Evaluation of Soil Organic Carbon and Soil Moisture Content from Agricultural Fields in Mississippi


Independent observation of the effects of agricultural management practices on soil organic carbon (SOC) with soil moisture content (SMC) is essential to quantify their potential relationships for sustainable ecosystems. Soil water retention studies and soil carbon stocks have been mapped in some areas worldwide. However, few studies have been conducted in the southeastern US, particularly in Mississippi. The objectives of this research study were to collect soil samples from fields chosen to be representative of the watersheds they are contained within, analyze the soil samples for carbon content and soil moisture content, and evaluate the relationship between SOC and different parameters (land use, vertical distribution, temporal distribution, and soil moisture content). Field sites were chosen based on their compositional similarity shared with the watershed as a whole in the Town Creek watershed (TCW) and Upper Pearl River watershed (UPRW) in Mississippi. Monthly soil samples from different depths (6 inch, 12 inch, and 24 inch) were collected from crop, pasture, and forest field areas. Soil samples were analyzed using bench analysis, elemental analysis, and statistical analysis. This study was able to demonstrate the SOC distribution in the soil layers across all three land uses studied. It was also shown that there does seem to be an interactive effect of parameters such as land use type, vertical distribution, and time on carbon accretion within the soil. Results of this study also determined that the near surface (6-in) layer was found to contain significantly more carbon than either the 12 inch or 24 inch layers (p < 0.01) across all field types. There was found to be a high degree of variability within the soil moisture data and correlation between SOC and SMC. It was found that carbon amount is not influenced by SMC but SMC could be influenced by SOC.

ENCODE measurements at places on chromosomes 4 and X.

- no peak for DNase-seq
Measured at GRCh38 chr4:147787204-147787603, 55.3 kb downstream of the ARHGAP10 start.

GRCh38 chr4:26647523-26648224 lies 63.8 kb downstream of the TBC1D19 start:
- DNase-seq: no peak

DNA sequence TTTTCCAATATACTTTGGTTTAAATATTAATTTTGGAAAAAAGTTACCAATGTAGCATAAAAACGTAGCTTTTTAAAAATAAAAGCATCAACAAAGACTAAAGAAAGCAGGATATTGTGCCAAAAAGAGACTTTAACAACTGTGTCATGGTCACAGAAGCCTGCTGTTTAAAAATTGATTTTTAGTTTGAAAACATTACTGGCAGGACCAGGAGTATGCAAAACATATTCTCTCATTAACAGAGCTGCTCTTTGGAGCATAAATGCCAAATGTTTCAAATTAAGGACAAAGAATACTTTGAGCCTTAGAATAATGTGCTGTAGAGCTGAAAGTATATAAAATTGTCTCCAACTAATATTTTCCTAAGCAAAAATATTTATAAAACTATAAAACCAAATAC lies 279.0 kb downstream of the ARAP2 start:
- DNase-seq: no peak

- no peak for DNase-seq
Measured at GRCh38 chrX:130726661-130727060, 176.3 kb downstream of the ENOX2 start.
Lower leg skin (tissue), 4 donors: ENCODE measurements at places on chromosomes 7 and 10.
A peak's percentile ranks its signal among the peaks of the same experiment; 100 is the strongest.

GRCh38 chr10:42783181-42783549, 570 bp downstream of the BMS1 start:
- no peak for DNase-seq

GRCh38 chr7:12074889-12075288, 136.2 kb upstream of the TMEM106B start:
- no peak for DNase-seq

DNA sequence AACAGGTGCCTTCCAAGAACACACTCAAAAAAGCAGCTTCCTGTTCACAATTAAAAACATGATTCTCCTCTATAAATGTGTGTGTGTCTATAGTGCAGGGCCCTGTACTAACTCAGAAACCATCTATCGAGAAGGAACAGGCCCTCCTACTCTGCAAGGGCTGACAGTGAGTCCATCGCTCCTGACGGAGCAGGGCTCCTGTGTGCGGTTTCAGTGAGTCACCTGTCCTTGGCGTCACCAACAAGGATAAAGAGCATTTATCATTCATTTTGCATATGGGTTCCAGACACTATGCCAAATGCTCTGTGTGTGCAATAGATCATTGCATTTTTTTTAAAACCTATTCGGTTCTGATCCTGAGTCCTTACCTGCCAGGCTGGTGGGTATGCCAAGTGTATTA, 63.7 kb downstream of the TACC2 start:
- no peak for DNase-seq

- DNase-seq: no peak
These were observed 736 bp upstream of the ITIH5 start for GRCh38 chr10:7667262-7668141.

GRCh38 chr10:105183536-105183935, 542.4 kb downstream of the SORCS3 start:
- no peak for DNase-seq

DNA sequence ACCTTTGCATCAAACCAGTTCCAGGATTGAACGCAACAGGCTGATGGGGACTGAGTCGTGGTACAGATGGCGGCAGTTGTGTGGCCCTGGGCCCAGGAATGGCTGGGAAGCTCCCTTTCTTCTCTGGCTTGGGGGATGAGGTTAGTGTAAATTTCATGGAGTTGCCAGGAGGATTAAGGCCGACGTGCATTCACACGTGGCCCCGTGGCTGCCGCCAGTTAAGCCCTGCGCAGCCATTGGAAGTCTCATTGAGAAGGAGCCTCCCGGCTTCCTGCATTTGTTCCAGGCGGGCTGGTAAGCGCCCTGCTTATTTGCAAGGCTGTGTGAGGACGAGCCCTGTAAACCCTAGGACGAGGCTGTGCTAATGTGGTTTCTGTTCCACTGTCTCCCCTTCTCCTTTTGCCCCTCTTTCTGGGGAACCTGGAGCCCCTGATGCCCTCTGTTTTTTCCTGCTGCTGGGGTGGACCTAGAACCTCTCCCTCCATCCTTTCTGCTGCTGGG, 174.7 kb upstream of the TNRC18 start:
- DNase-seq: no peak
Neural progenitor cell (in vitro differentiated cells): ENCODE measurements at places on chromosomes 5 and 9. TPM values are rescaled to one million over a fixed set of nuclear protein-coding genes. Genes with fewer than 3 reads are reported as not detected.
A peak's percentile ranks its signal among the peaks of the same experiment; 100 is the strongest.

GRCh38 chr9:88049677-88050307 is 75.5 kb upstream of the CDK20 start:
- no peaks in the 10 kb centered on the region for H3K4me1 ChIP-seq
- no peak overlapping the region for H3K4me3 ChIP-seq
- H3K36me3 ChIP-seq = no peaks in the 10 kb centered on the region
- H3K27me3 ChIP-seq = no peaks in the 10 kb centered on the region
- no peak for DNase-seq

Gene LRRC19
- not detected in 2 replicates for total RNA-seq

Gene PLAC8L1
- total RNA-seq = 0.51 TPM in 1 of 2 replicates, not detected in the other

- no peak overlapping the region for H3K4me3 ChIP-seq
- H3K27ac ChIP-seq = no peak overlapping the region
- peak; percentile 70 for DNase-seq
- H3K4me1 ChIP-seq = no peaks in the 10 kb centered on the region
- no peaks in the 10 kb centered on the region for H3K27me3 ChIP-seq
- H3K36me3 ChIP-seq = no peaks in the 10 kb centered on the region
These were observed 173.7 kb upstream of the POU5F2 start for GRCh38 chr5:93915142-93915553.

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P. Parajuli and S. Duffy, "Evaluation of Soil Organic Carbon and Soil Moisture Content from Agricultural Fields in Mississippi," Open Journal of Soil Science, Vol. 3 No. 2, 2013, pp. 81-90. doi: 10.4236/ojss.2013.32009.

Conflicts of Interest

The authors declare no conflicts of interest.


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